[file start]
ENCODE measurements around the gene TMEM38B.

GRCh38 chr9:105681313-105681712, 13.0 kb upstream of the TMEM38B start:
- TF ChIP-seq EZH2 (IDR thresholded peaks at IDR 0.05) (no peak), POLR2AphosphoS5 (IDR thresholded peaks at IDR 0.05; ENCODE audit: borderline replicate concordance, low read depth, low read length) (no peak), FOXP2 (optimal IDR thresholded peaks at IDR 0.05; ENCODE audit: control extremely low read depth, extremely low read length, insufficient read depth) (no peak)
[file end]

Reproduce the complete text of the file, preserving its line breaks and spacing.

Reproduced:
ENCODE measurements around the gene TMEM38B.

GRCh38 chr9:105681313-105681712, 13.0 kb upstream of the TMEM38B start:
- TF ChIP-seq EZH2 (IDR thresholded peaks at IDR 0.05) (no peak), POLR2AphosphoS5 (IDR thresholded peaks at IDR 0.05; ENCODE audit: borderline replicate concordance, low read depth, low read length) (no peak), FOXP2 (optimal IDR thresholded peaks at IDR 0.05; ENCODE audit: control extremely low read depth, extremely low read length, insufficient read depth) (no peak)